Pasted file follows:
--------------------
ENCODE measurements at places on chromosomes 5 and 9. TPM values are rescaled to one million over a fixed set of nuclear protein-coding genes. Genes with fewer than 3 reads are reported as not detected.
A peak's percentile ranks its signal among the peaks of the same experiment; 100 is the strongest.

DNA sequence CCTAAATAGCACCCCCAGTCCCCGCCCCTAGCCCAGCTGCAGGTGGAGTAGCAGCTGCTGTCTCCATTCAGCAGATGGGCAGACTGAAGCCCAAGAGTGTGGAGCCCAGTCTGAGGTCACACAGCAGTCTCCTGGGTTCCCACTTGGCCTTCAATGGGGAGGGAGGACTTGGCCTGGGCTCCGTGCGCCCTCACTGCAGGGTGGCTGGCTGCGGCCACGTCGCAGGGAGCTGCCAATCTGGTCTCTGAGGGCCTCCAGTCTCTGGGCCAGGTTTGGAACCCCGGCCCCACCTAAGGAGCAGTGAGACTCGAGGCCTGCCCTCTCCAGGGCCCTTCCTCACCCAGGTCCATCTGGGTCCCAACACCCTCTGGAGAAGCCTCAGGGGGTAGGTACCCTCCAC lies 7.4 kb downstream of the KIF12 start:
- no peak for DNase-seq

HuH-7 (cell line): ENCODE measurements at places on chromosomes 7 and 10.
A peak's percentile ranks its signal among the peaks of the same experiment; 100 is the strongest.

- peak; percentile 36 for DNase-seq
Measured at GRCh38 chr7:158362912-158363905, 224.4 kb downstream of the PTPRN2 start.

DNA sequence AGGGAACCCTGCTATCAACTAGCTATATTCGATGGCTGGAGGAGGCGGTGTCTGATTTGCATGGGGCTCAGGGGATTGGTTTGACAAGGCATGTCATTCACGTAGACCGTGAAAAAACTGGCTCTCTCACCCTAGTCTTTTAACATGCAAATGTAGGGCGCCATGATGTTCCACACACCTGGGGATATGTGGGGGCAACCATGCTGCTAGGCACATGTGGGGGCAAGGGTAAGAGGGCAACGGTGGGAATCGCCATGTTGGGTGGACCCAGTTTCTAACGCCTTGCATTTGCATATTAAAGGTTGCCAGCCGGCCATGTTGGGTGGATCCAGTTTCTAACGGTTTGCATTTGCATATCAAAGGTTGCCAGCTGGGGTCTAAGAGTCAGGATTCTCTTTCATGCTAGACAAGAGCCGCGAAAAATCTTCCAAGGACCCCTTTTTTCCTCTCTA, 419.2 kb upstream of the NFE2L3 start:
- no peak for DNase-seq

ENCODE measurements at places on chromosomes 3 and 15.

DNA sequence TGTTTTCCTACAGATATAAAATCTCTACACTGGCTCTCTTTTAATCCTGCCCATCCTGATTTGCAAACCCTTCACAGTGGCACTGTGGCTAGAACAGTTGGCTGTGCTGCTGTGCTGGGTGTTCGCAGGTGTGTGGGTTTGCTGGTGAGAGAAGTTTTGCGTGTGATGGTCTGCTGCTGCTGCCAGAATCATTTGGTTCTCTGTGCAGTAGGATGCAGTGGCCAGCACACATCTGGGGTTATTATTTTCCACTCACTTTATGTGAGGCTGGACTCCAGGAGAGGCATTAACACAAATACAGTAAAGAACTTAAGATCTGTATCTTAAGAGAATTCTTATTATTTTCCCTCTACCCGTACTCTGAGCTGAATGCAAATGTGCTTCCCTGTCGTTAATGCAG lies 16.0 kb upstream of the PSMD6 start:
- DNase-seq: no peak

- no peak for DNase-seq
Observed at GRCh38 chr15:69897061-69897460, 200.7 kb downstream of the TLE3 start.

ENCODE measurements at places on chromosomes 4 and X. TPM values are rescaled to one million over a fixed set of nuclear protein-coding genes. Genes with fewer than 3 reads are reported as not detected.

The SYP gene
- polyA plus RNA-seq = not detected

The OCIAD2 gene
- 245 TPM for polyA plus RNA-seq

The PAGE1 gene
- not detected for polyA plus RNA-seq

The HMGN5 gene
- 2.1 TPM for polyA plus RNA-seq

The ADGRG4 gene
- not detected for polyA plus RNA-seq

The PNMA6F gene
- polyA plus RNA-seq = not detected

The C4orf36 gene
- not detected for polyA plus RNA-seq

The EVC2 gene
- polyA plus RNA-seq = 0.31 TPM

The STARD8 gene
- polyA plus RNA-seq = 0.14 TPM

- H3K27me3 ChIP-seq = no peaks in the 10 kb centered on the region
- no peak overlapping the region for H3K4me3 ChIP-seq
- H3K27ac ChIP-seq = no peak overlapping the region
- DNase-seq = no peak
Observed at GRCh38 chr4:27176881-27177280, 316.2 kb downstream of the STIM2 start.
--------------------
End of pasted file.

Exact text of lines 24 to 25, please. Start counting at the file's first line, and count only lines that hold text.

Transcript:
- 2.1 TPM for polyA plus RNA-seq

The ADGRG4 gene